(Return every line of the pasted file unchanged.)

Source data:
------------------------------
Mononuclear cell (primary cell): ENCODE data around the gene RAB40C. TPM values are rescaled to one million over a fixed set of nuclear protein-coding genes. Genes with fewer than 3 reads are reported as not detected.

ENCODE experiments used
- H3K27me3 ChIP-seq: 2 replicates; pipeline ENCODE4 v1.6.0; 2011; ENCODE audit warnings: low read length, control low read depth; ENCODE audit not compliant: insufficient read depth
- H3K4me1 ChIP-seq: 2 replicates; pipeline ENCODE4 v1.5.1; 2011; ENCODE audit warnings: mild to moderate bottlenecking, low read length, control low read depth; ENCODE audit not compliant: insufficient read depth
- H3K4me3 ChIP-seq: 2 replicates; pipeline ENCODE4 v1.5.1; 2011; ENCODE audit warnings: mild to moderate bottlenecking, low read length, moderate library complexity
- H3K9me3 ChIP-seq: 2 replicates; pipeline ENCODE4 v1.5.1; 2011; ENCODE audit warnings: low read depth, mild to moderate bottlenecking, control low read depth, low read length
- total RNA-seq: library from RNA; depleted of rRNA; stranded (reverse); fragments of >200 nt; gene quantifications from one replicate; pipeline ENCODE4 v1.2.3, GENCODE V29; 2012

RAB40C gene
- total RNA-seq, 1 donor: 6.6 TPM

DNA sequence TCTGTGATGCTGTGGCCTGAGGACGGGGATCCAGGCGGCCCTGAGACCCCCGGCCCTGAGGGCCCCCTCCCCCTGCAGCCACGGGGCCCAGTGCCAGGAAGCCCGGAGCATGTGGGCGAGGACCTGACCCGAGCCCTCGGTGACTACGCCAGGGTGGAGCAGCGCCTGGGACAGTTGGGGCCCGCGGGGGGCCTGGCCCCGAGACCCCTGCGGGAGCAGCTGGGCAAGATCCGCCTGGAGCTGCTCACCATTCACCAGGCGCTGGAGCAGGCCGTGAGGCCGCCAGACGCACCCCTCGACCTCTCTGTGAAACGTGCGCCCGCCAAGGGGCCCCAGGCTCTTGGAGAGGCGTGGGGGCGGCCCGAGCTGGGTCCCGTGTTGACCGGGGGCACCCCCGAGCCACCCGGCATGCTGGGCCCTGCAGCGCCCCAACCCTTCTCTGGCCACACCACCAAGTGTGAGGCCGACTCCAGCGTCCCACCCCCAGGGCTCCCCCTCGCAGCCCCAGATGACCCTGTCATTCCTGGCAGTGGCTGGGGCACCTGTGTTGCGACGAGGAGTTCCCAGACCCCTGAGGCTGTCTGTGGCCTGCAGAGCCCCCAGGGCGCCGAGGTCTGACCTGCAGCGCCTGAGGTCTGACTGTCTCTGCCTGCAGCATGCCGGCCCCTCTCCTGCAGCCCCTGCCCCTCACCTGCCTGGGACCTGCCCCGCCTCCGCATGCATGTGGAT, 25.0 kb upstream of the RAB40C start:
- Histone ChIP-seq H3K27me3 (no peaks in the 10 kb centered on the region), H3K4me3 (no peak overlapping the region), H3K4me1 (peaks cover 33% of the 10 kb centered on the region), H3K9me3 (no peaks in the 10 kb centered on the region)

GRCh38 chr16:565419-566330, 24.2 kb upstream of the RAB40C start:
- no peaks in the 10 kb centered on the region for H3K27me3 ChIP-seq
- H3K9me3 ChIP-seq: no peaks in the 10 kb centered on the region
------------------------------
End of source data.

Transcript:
Mononuclear cell (primary cell): ENCODE data around the gene RAB40C. TPM values are rescaled to one million over a fixed set of nuclear protein-coding genes. Genes with fewer than 3 reads are reported as not detected.

ENCODE experiments used
- H3K27me3 ChIP-seq: 2 replicates; pipeline ENCODE4 v1.6.0; 2011; ENCODE audit warnings: low read length, control low read depth; ENCODE audit not compliant: insufficient read depth
- H3K4me1 ChIP-seq: 2 replicates; pipeline ENCODE4 v1.5.1; 2011; ENCODE audit warnings: mild to moderate bottlenecking, low read length, control low read depth; ENCODE audit not compliant: insufficient read depth
- H3K4me3 ChIP-seq: 2 replicates; pipeline ENCODE4 v1.5.1; 2011; ENCODE audit warnings: mild to moderate bottlenecking, low read length, moderate library complexity
- H3K9me3 ChIP-seq: 2 replicates; pipeline ENCODE4 v1.5.1; 2011; ENCODE audit warnings: low read depth, mild to moderate bottlenecking, control low read depth, low read length
- total RNA-seq: library from RNA; depleted of rRNA; stranded (reverse); fragments of >200 nt; gene quantifications from one replicate; pipeline ENCODE4 v1.2.3, GENCODE V29; 2012

RAB40C gene
- total RNA-seq, 1 donor: 6.6 TPM

DNA sequence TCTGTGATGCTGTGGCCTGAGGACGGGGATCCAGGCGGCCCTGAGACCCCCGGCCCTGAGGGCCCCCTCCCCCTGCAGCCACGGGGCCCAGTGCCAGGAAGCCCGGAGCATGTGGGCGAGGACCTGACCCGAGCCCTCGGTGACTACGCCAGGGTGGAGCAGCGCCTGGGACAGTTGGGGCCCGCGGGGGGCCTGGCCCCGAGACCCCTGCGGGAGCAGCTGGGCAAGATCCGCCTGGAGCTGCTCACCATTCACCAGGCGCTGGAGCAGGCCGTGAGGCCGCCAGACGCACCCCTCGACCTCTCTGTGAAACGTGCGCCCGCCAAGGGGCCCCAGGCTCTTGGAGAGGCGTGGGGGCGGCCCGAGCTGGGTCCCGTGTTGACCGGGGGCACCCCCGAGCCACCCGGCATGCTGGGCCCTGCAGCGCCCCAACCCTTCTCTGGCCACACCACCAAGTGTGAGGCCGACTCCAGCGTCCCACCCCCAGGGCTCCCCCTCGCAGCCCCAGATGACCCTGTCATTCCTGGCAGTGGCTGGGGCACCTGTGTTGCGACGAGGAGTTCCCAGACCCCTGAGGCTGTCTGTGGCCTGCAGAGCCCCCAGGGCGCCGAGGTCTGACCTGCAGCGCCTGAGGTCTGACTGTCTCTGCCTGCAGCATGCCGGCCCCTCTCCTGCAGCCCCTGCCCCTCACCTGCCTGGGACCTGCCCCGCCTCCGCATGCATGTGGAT, 25.0 kb upstream of the RAB40C start:
- Histone ChIP-seq H3K27me3 (no peaks in the 10 kb centered on the region), H3K4me3 (no peak overlapping the region), H3K4me1 (peaks cover 33% of the 10 kb centered on the region), H3K9me3 (no peaks in the 10 kb centered on the region)

GRCh38 chr16:565419-566330, 24.2 kb upstream of the RAB40C start:
- no peaks in the 10 kb centered on the region for H3K27me3 ChIP-seq
- H3K9me3 ChIP-seq: no peaks in the 10 kb centered on the region